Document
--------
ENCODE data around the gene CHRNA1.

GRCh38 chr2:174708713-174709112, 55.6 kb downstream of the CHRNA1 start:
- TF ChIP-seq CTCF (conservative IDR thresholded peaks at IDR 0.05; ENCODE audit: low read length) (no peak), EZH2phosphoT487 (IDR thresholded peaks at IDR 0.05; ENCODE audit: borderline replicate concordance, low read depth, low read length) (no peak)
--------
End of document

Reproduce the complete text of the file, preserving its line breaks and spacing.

ENCODE data around the gene CHRNA1.

GRCh38 chr2:174708713-174709112, 55.6 kb downstream of the CHRNA1 start:
- TF ChIP-seq CTCF (conservative IDR thresholded peaks at IDR 0.05; ENCODE audit: low read length) (no peak), EZH2phosphoT487 (IDR thresholded peaks at IDR 0.05; ENCODE audit: borderline replicate concordance, low read depth, low read length) (no peak)